New internet laws for South Africa – and the case about online comments you should know about

The introduction of the Films and Publications Amendment Act at the start of March has led to some uncertainty around the status of websites and other online content in South Africa, and whether website owners and operators will be subject to regulation

But the regulations are relatively clear around who will be impacted by the change, legal experts at Webber Wentzel said in a recent webinar.

The Films and Publications Amendment Act, which came into law on 1 March 2022, requires any person who distributes, broadcasts or exhibits any film or game in South Africa to register with the Film and Publication Board (FPB) as a distributor or exhibitor.

The Amendment Act defines a distributor as a person who is in the business of distributing films, games and publications, and explicitly includes a ‘commercial online distributor’ – being a person whose distribution of content is for commercial gain in the definition.

The exclusion of ‘non-commercial online distributors’ – being a person distributing content over the internet for personal or private purposes – from the definition of a distributor means that ordinary persons sharing content online for private purposes will not need to register as a distributor or exhibitor with the FPB, Webber Wentzel said.

It added that an enforcement committee will be established under the Amendment Act. One of the powers of the Enforcement Committee is to investigate non-compliance with the Act and where appropriate, impose a fine, suspend a certificate of registration or refer a matter to the National Director of Public Prosecutions for prosecution.

“The enforcement committee will use these powers to deal with persons that do not register with the FPB where they should have done so.”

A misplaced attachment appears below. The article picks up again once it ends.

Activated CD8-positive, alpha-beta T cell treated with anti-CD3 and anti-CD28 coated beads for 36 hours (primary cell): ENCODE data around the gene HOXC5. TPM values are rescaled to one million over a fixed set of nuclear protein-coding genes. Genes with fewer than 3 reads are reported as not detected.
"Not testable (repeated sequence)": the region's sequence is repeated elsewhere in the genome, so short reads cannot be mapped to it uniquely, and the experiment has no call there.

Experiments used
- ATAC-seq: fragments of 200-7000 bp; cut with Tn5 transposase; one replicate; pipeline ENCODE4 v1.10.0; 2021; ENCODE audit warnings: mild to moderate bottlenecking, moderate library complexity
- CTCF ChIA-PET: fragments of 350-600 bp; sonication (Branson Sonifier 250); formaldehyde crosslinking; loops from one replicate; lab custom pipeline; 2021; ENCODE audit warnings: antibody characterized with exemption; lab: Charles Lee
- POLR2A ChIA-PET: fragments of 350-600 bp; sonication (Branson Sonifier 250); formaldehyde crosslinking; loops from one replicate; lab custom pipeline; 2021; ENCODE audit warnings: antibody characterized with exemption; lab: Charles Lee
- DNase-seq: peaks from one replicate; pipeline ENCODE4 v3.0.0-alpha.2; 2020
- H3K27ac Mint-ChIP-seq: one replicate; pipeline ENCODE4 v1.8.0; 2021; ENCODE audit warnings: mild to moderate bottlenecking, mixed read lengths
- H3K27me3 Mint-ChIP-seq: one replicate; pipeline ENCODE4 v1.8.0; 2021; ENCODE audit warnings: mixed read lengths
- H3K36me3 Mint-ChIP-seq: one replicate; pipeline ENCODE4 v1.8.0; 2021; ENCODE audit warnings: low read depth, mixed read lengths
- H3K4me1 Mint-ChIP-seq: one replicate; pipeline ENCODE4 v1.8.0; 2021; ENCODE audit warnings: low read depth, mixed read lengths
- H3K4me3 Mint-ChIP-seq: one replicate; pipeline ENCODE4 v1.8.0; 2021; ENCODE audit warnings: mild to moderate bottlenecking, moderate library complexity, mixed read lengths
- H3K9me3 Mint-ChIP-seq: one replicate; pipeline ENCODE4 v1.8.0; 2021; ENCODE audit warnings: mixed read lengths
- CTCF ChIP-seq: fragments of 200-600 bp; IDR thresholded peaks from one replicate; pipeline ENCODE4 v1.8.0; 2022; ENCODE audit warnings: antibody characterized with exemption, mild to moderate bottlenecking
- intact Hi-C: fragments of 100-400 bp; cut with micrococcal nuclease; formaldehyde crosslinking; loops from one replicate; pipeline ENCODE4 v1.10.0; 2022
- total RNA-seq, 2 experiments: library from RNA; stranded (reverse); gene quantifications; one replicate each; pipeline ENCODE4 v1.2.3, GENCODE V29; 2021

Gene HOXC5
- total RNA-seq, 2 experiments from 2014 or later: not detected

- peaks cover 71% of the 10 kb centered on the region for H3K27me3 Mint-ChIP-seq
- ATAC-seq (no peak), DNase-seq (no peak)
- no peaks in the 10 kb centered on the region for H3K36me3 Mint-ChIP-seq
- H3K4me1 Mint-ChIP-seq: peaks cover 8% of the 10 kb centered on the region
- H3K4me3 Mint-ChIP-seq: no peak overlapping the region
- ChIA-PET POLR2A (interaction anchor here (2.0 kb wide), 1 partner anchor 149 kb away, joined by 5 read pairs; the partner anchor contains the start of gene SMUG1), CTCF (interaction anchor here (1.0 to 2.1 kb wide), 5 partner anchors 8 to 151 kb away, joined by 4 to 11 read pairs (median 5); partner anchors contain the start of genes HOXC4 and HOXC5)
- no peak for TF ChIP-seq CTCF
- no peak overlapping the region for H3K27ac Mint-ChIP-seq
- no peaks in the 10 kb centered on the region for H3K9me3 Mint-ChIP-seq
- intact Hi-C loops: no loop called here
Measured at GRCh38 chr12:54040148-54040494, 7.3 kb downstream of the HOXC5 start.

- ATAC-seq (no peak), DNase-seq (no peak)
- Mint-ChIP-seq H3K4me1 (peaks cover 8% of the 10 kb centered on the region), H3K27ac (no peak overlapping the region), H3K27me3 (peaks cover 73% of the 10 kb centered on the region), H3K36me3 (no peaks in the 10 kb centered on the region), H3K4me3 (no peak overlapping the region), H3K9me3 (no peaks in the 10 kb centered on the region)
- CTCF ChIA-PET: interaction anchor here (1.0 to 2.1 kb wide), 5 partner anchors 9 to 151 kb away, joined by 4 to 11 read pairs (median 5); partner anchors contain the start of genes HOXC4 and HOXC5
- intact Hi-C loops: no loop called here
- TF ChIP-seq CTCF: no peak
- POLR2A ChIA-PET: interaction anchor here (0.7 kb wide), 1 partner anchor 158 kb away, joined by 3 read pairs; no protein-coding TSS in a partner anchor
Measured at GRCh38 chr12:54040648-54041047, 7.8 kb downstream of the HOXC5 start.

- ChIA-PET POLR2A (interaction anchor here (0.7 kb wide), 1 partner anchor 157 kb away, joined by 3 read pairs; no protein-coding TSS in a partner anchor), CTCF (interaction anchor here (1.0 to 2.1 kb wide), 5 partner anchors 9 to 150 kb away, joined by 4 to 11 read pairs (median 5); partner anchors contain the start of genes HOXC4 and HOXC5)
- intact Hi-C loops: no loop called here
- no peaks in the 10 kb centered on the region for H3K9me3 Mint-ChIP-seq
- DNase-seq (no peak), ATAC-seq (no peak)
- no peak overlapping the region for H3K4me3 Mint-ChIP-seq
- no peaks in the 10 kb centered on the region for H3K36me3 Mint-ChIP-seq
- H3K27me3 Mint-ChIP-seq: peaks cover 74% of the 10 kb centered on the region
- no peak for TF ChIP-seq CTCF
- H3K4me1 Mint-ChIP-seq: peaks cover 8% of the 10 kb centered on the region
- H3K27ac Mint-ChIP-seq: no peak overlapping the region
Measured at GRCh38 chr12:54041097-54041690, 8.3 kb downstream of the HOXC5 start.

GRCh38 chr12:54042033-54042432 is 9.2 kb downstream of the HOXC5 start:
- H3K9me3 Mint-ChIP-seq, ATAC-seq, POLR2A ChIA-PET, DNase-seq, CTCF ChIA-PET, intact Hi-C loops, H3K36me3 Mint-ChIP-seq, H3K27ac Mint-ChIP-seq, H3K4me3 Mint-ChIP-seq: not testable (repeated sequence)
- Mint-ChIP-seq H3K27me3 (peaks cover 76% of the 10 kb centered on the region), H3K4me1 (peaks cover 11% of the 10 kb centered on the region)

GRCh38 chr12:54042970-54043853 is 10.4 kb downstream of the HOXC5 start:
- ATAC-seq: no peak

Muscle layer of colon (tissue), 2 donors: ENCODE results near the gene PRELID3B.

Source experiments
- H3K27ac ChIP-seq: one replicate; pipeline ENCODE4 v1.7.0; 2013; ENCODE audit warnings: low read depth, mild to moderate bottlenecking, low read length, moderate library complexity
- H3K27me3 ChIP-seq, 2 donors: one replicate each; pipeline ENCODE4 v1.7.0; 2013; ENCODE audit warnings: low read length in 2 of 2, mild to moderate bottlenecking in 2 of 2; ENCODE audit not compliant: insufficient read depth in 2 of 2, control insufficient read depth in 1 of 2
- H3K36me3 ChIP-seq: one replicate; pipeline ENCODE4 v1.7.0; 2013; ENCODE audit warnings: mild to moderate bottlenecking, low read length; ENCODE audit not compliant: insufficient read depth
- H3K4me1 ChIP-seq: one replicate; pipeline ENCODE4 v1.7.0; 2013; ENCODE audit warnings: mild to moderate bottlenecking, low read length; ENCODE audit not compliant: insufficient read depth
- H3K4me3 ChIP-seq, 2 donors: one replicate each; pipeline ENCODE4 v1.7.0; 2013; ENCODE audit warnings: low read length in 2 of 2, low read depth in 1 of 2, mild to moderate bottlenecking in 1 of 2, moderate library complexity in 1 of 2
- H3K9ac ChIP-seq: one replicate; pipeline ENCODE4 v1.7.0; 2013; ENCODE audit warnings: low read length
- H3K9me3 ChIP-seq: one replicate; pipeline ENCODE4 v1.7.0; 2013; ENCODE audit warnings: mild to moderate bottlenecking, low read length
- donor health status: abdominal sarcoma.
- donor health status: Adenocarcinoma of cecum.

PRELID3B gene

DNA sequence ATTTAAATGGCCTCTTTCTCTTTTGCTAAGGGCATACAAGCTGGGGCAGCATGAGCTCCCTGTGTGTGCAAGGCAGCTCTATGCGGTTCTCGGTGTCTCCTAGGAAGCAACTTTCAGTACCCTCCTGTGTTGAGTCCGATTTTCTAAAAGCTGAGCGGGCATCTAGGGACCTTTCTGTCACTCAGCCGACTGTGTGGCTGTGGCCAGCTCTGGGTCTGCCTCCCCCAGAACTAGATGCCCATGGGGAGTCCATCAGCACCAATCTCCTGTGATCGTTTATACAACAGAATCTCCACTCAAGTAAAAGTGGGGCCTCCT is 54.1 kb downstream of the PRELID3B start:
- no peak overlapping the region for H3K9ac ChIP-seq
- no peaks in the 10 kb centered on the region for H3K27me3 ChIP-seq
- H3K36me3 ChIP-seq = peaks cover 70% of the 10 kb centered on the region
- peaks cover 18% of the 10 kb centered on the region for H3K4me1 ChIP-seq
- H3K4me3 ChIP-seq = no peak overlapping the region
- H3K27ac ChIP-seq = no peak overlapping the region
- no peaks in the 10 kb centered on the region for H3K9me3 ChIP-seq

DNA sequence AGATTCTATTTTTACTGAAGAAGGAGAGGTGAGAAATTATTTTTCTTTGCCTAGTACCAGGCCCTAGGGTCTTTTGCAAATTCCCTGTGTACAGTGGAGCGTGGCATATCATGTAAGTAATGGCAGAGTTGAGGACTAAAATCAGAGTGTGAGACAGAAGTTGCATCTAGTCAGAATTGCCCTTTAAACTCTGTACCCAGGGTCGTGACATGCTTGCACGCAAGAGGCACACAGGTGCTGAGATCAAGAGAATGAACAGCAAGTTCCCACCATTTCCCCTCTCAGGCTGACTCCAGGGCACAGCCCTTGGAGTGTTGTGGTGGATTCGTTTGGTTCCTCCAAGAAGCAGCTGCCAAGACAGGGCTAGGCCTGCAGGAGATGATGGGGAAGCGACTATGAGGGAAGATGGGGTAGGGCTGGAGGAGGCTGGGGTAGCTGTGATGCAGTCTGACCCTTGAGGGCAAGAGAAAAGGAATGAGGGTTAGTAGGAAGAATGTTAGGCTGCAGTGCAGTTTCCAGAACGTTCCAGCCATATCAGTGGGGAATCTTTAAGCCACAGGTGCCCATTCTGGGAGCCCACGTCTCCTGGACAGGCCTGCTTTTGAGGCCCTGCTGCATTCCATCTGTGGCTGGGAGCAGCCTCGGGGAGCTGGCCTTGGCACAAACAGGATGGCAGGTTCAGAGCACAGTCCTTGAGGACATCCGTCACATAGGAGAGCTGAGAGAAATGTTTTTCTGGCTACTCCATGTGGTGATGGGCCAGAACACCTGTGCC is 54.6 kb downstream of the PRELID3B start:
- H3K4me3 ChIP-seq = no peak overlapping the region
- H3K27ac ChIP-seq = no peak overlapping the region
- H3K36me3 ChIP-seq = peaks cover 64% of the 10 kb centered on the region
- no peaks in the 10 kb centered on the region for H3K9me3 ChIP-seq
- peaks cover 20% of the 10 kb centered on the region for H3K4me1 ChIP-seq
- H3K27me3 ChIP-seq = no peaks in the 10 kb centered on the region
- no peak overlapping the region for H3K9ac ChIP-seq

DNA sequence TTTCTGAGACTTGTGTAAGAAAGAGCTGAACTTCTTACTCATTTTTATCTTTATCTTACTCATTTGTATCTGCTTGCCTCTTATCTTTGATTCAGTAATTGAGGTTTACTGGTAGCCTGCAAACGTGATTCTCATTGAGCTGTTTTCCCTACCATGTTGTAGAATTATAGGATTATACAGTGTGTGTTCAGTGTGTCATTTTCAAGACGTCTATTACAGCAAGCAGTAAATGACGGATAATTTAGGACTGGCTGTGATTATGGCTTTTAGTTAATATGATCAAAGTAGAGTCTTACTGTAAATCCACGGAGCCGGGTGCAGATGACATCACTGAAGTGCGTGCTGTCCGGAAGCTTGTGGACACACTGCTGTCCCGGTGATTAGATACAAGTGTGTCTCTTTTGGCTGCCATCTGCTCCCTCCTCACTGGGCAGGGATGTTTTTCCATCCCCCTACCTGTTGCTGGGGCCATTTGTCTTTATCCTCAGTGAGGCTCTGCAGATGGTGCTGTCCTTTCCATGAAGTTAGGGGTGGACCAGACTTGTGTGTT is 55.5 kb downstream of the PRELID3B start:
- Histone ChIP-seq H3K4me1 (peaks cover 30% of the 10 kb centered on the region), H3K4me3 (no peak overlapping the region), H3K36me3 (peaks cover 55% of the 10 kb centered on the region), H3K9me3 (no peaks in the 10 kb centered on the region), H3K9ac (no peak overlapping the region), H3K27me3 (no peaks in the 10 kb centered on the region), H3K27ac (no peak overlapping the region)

Some of the key changes introduced through the new legislation include:

  • The Act will give the FPB power to regulate almost all online content published in South Africa – not just the movies and television it has previously regulated;
  • All online distributors will be required to register with, and submit all content to the FPB for classification;
  • Alternatively, online distributors will have to apply to the FPB’s Council for self-classification accreditation or for approval to use the classification ratings issued by a foreign or international classification authority;
  • No person may expose, through any medium, including the internet and social media, a private sexual photograph (revenge pornography);
  • Any person who knowingly distributes ‘hate speech’ in any medium which amounts to propaganda for war, incites imminent violence, or advocates hate speech, shall be guilty of an offence;
  • If an internet access provider has knowledge that its services are being used for the hosting or distribution of child pornography, propaganda for war, incitement of imminent violence or advocating hatred based on an identifiable group characteristic it shall immediately remove this content, or be subject to a fine.

If a media company hosts websites, is it liable for user-generated comments on its pages?

Webber Wentzel noted that there is no case law in South Africa on this issue, but a recent case in Australia is likely to set precedent.

“In 2021 the highest court in Australia (the High Court) decided that a media company that hosts comments, and benefits from those comments by giving their users an additional value add or attracting activity to their website, is a publisher and is liable for defamation.

“A media company could potentially raise the defence of innocent dissemination, which means that it would only be liable if it knew or had reason to know that the content being hosted by it is defamatory.”

It is likely that South African courts would reach the same conclusion as that of the Australian High Court, if (and more likely, when) this issue is decided by them, the firm said.

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New internet laws for South Africa – and the case about online comments you should know about